Battlefield, Glasgow

Coordinates: 55°49′30″N 4°16′12″W / 55.8249°N 4.2699°W / 55.8249; -4.2699
From Wikipedia, the free encyclopedia

Battlefield Monument, Glasgow
Battlefield is located in Glasgow council area
Location within Glasgow
OS grid referenceNS579614
Council area
Lieutenancy area
  • Glasgow
Sovereign stateUnited Kingdom
Post townGLASGOW
Postcode districtG42
Dialling code0141
UK Parliament
Scottish Parliament
List of places
55°49′30″N 4°16′12″W / 55.8249°N 4.2699°W / 55.8249; -4.2699

Battlefield is a district in the Scottish city of Glasgow. It is situated south of the River Clyde. The area takes its name from the Battle of Langside of 1568 in which Mary, Queen of Scots' army was defeated by forces acting in the name of her infant son, James VI. A highly decorative monument, designed by Alexander Skirving in 1887, now stands adjacent to Queen's Park commemorating the 320th anniversary of her defeat.[1]

Grange Road at Battlefield Road

Housing consists mainly of three and four-storey Victorian and Edwardian tenements, although there are also numerous townhouses from the same era, and some modern properties.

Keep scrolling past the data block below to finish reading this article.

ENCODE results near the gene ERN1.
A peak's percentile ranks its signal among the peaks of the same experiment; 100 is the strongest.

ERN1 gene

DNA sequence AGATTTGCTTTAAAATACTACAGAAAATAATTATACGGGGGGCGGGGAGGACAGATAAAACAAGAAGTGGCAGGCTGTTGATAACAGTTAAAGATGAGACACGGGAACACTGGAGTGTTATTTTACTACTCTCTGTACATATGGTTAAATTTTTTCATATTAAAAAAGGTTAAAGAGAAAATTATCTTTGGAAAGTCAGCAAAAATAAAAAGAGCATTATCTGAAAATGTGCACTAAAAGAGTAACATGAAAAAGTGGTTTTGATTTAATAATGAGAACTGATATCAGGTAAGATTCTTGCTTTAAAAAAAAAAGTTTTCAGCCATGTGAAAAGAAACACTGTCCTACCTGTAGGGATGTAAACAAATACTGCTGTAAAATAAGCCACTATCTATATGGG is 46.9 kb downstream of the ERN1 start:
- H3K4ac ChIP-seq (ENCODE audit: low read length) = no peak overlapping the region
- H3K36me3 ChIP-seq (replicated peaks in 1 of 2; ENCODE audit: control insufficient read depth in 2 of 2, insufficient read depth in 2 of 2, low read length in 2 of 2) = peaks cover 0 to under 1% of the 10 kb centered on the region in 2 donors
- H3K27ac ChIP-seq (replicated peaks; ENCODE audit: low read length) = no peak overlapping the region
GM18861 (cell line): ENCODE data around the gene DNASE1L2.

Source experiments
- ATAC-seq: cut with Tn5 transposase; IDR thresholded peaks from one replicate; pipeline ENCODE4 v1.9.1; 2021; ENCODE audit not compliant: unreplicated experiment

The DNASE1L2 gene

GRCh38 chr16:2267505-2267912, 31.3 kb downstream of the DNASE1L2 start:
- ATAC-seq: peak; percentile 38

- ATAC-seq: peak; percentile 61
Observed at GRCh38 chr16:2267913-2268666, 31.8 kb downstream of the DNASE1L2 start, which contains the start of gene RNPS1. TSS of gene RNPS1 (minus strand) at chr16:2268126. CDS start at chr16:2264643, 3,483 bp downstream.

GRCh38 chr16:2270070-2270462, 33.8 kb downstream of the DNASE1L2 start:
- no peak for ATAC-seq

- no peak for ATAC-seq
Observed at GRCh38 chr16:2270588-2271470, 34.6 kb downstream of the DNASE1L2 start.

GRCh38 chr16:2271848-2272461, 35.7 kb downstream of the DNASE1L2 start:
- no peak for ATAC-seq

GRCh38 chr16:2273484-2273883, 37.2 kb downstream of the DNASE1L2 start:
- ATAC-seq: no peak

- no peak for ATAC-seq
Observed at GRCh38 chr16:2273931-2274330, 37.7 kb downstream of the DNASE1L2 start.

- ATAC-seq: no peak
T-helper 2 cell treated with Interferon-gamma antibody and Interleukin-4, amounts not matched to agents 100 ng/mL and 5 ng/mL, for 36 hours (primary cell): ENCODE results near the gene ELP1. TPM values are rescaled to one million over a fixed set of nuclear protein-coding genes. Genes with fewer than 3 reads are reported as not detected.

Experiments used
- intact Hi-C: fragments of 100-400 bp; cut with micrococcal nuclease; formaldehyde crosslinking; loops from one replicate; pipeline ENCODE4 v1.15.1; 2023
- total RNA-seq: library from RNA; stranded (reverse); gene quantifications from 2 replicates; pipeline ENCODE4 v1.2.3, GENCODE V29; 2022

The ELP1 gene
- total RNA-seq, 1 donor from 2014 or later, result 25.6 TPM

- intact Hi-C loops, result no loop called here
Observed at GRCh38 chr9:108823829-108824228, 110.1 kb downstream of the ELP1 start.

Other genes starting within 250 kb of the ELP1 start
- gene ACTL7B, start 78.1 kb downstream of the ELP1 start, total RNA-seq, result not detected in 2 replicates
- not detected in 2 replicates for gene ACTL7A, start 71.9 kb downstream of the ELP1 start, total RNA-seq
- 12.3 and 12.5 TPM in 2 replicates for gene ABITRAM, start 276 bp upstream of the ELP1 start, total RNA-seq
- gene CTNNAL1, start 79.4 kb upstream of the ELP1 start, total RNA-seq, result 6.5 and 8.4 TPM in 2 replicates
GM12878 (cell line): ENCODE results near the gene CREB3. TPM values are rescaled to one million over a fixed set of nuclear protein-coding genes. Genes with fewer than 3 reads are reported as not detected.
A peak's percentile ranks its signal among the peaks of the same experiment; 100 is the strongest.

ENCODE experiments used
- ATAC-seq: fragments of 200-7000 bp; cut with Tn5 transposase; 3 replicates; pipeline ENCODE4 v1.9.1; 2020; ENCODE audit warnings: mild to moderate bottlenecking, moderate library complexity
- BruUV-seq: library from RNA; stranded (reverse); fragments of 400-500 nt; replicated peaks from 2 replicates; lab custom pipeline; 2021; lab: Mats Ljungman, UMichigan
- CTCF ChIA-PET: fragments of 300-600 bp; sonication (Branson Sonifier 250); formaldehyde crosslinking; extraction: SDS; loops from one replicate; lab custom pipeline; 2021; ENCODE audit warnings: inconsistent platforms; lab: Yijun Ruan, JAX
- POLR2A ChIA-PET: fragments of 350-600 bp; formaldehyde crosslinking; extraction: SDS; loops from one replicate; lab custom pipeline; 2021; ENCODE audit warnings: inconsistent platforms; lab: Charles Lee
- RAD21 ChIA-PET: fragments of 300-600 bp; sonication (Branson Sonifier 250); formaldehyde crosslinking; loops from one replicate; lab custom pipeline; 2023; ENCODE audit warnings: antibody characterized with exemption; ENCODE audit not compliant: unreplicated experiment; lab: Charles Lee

Battlefield was formerly a centre of Glasgow's Jewish community, although most have now moved further south to Giffnock and Newton Mearns, or further afield to Manchester or Israel. The former synagogue had been converted to flats for social rent by Arklet Housing Association, now part of Hanover Scotland Housing Asscoaition.

The area includes one of Glasgow's main hospitals, the New Victoria Hospital (and the buildings of the (old) Victoria Infirmary), and further education institutions, Langside College. Another key local landmark, the Battlefield Rest building and clocktower, is now a restaurant, as is The Church on the Hill, previously the Langside Hill Church.[2]

Langside Library, at the junction of Sinclair Drive and Battlefield Road, is the final Carnegie library in Glasgow.

The Southside Festival takes place in Queens Park in May annually. It celebrates the cultural diversity and uniqueness of the Southside of the city.


  1. ^ "Glasgow, Battle Place, Battlefield Monument". The Royal Commission on the Ancient and Historical Monuments of Scotland. Retrieved 9 July 2009.
  2. ^ "Langside Hill Church". TheGlasgowStory. Retrieved 3 October 2017.

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